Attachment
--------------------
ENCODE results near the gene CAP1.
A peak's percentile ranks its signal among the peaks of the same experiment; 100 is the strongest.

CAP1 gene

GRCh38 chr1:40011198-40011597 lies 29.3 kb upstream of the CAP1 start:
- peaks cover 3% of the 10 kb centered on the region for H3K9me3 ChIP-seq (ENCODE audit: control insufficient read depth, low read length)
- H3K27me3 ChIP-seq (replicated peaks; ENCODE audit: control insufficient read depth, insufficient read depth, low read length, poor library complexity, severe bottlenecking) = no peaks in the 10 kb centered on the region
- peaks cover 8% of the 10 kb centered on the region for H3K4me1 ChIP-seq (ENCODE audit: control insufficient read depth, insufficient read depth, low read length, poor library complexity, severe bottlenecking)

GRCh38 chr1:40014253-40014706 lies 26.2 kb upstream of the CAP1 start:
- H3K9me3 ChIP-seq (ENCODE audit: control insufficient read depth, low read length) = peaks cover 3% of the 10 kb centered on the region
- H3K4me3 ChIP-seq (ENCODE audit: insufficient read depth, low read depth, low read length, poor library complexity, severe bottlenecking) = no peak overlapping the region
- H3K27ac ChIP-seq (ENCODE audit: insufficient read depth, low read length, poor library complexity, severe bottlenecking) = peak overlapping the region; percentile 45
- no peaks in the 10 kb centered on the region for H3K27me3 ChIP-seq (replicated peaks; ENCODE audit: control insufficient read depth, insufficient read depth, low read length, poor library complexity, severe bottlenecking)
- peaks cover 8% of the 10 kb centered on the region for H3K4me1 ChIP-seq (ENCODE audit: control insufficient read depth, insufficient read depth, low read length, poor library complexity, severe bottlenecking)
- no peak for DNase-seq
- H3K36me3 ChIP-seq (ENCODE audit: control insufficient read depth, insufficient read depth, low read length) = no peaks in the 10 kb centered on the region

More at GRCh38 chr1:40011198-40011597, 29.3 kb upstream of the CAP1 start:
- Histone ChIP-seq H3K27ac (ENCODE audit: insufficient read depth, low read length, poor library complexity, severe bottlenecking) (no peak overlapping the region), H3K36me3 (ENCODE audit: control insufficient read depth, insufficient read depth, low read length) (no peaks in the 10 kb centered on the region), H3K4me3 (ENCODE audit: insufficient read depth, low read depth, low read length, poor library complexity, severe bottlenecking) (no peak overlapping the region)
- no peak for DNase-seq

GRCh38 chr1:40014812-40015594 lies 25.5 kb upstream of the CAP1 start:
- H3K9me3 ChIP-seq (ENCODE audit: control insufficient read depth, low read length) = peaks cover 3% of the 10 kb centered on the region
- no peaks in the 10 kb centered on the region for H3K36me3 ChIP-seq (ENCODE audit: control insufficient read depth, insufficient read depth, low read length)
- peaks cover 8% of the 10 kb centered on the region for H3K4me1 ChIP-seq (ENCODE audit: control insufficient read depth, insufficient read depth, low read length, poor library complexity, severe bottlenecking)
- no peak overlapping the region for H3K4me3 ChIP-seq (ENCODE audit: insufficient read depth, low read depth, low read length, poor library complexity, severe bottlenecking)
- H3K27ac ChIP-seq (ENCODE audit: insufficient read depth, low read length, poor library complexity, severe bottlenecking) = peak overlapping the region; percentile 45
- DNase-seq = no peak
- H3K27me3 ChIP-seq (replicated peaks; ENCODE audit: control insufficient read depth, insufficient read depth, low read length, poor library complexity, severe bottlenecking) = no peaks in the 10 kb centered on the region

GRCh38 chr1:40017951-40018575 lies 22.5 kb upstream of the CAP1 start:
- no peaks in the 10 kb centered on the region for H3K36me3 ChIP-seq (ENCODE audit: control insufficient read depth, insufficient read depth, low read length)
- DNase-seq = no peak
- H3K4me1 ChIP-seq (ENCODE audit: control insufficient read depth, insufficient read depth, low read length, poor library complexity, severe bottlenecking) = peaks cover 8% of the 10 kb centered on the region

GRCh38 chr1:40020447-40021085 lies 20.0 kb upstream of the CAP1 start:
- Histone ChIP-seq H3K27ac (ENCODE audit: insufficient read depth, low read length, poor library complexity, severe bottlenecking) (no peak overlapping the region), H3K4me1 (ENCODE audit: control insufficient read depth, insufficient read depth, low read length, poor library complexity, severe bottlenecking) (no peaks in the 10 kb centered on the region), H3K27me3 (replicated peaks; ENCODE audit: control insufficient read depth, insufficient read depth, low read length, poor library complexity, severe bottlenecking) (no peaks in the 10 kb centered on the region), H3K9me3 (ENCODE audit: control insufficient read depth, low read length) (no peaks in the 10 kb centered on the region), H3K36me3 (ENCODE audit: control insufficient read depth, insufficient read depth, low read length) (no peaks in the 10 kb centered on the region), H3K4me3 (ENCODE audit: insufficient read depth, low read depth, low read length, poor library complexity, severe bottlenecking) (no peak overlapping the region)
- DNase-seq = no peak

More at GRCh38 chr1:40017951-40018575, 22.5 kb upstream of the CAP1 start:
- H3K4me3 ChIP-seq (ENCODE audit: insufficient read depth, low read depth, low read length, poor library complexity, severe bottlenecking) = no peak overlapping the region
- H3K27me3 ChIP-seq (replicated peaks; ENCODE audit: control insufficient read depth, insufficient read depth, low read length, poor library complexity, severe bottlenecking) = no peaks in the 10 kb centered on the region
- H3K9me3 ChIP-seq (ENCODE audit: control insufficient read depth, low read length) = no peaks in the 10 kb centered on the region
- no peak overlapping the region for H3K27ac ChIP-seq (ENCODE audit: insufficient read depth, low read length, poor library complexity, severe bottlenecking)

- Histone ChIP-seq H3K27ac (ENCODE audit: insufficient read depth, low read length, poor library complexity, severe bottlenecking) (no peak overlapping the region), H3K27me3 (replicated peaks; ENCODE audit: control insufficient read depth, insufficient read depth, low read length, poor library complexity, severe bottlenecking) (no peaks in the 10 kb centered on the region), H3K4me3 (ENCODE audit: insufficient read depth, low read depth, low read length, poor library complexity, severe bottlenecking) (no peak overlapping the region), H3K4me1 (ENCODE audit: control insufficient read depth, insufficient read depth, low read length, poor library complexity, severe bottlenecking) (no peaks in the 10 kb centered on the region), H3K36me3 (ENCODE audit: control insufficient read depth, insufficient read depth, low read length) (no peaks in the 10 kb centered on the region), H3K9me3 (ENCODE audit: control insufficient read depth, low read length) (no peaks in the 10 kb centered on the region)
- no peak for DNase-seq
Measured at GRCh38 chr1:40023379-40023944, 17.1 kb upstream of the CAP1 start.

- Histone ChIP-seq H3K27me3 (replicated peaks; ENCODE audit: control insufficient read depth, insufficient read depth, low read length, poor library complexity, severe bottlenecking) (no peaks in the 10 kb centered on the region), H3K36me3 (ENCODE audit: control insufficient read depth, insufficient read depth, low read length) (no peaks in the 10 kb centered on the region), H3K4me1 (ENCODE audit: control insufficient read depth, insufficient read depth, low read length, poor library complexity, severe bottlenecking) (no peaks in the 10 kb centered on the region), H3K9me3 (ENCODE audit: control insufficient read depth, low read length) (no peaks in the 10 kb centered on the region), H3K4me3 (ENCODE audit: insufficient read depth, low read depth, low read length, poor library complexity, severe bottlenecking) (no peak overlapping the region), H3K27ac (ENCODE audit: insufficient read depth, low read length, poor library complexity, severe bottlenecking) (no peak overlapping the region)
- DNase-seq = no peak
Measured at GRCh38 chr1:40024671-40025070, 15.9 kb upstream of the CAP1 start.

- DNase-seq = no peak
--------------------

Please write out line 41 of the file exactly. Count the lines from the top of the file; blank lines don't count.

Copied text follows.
Measured at GRCh38 chr1:40023379-40023944, 17.1 kb upstream of the CAP1 start.